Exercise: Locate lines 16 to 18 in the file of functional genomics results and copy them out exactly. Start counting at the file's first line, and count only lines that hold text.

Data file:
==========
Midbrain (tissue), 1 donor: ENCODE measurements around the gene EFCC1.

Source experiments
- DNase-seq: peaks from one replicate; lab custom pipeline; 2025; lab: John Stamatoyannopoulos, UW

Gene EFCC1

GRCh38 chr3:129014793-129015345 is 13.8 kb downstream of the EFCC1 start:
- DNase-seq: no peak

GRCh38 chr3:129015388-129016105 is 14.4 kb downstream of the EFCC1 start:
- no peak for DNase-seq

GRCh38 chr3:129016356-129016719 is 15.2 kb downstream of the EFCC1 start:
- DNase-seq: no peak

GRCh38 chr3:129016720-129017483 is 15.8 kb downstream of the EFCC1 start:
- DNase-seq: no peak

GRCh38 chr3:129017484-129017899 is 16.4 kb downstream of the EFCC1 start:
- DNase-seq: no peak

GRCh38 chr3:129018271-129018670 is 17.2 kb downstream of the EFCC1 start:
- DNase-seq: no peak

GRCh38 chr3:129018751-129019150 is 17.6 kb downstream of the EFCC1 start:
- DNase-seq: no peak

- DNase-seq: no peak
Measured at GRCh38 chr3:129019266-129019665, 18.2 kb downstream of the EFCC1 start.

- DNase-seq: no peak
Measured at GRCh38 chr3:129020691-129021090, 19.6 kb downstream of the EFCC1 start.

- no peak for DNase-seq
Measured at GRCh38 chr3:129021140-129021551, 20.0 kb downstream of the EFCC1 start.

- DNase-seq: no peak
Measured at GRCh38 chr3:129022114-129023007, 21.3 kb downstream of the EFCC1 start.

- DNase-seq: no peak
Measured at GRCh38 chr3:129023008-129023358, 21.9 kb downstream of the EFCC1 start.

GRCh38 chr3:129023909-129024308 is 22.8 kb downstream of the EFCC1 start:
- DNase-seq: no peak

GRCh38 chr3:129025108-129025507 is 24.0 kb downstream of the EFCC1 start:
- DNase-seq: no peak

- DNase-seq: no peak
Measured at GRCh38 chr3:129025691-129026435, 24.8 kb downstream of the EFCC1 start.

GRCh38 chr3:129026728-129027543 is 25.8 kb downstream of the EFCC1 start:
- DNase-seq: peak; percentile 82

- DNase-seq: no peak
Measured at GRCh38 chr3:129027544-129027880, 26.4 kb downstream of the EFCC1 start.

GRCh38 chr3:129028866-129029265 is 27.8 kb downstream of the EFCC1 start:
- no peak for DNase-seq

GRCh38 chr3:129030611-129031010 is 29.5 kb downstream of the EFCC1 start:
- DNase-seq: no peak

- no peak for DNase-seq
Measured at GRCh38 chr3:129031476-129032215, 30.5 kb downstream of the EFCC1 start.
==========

- DNase-seq: no peak

GRCh38 chr3:129018751-129019150 is 17.6 kb downstream of the EFCC1 start:
- DNase-seq: no peak